Stimuli and design
We collected 144 photographs of indoor scenes and 144 photographs of outdoor scenes (1024 × 768 pixels) from several categories in equal numbers (kitchen, office, bathroom, bedroom, mountain, beach, forest, street) using Google image search and the LabelMe database46. In addition, we collected 144 photographs of indoor materials and 144 photographs of outdoor materials, assigned to two classes of materials per scene category as outlined below. The materials were chosen based on a survey conducted at Goethe University Frankfurt, where 22 students independently stated which two materials would most likely occur in the given scene categories. Participants were given an example of a material and a corresponding scene category that was not included in the stimulus set. Then, we determined which two materials were reported most frequently per category after discarding synonyms (e.g., ceramics and porcelain were considered the same type of material): (1) bathroom: tiles, ceramics; (2) bedroom: wood, linen; (3) office: wood, metal; (4) kitchen: wood, steel; (5) beach: sand, water; (6) forest: wood, leaves; (7) mountain: rocks, snow; and (8) street: concrete, asphalt. Figure 4 provides an illustration of the scene and material categories that were used. We collected several exemplars of these two types of materials per category (e.g., tiles of various sizes and colors), while striving to choose exemplars that fitted the respective scenes well—for example, we chose natural wood for the forest category and processed wood for the kitchen category. All photographs depicted close-up views of materials, thereby not including any “scene-like” images with spatial layout information28. Further, we did not include images that contained any recognizable objects or more than one type of material, or uniform images without any surface structure.
Each scene was paired with a semantically consistent thumbnail object (e.g.,47,48,49,50) on a gray background (256 × 256 pixels). In order to manipulate semantic consistency, we paired indoor and outdoor scenes such that each object was consistent with one scene and inconsistent with another (see Fig. 1). Note that the majority of object-scene pairs was identical to the ones used in previous work13,14 but some pairs were replaced in order to further improve the quality of the stimulus set. Then, each object was paired with an indoor and outdoor material that would be consistent or inconsistent with the object. In order to control for any influence of the color of the materials, each object was paired with a scrambled version of the paired material which was generated by randomly re-arranging the pixels in the material image. All background images (scenes, materials, scrambled materials) were randomly assigned to the six experimental conditions (consistent scene, inconsistent scene, consistent material, inconsistent material, consistent scrambled material, inconsistent scrambled material) and counter-balanced across participants using a 3 × 2 Latin square design (see also13,14). Note that in Experiment 2, we excluded the scrambled materials condition, resulting in a 2 × 2 Latin square design. One advantage of the Latin square design is that background images and objects are not presented more than once throughout the experiment per participant. For Experiment 1, we generated a dynamic perceptual mask using the Masked Priming Toolbox51.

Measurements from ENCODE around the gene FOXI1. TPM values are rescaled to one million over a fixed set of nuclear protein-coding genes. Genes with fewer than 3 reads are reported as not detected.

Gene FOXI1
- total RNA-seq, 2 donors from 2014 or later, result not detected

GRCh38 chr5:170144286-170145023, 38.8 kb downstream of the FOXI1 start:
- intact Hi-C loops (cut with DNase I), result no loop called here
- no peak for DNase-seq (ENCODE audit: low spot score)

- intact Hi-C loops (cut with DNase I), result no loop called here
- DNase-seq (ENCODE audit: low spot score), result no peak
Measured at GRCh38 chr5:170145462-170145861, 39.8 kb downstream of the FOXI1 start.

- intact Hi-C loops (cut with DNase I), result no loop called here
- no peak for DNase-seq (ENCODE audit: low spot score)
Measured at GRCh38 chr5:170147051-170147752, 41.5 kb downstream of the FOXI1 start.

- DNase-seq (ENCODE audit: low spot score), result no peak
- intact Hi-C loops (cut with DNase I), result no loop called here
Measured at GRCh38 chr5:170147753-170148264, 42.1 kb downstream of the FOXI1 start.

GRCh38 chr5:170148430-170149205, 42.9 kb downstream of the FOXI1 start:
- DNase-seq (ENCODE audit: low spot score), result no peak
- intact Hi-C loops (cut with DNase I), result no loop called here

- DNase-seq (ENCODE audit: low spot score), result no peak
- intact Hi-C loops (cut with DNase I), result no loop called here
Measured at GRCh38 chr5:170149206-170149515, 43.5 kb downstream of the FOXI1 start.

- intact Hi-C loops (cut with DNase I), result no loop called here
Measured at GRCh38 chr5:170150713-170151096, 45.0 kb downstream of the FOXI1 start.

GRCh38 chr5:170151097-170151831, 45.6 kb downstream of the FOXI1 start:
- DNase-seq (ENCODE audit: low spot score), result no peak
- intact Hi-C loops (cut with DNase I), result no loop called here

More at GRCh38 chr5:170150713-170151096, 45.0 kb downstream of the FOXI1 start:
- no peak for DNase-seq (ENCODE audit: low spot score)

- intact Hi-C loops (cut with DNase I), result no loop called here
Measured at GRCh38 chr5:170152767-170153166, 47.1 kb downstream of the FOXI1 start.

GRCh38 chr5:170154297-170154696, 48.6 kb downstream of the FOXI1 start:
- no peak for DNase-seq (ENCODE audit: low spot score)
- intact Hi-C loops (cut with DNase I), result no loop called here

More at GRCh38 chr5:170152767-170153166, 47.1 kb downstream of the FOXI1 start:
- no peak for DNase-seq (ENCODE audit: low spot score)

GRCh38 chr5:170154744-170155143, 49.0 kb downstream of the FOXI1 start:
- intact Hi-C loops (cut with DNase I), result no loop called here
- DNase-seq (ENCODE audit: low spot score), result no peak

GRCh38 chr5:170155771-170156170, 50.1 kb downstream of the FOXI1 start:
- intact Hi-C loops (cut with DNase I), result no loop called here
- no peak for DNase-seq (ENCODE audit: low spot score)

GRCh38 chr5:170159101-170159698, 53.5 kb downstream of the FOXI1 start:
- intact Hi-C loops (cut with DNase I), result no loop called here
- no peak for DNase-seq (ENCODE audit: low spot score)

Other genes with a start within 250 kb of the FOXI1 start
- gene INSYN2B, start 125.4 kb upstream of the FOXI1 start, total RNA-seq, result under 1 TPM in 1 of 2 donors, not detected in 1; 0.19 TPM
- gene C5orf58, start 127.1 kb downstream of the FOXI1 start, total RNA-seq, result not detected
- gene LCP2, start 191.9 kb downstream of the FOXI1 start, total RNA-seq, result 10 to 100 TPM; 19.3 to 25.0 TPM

Apparatus and EEG recording
The Stimuli were shown on a 24-inch monitor with a refresh rate of 144 Hz at a viewing distance of approximately 60 cm. This resulted in visual angles of 26.56° horizontally and 20.03° vertically for background images (scenes, materials, scrambled materials), and 6.75° both horizontally and vertically for thumbnail objects. The experiment was programmed and conducted using MATLAB and the Psychophysics Toolbox52,53. The EEG was recorded in a shielded cabin at a sampling rate of 1000 Hz using 62 active electrodes which were positioned on the scalp according to the 10–20 system (amplifier: actiChamp, Brain Products, Germany). Two additional electrodes placed on the mastoids served as references. Moreover, an electrode positioned below the left eye served as an EOG channel.
The procedure is similar to the one used in a previous study13. Participants completed six practice trials and 288 main trials. In the trial sequence (Fig. 5), a central fixation cross was presented for 304 ms, followed by a blank screen for 200 ms, a preview of the background image (scene, material, or scrambled material) for 104 ms, the critical object (consistent or inconsistent) superimposed on the same background image for 56 ms, a dynamic perceptual mask (4 × 56 ms), and finally an input panel where participants entered the name of the critical object. Participants were instructed to name the object as precisely as possible using a single German word (e.g., “apple” instead of “fruit”) (see also13,14). Participants were instructed to provide their best guess in case they missed the object or were uncertain about the correct name. The object naming response was finalized when pressing the return key. Then, a rating panel was shown, prompting participants to judge how confident they were about their response on a scale from one (low) to 6 (high). To initiate the next trial, participants pressed any key. Participants were instructed to look at the center of the screen throughout the trial (but not while being presented with the input panels).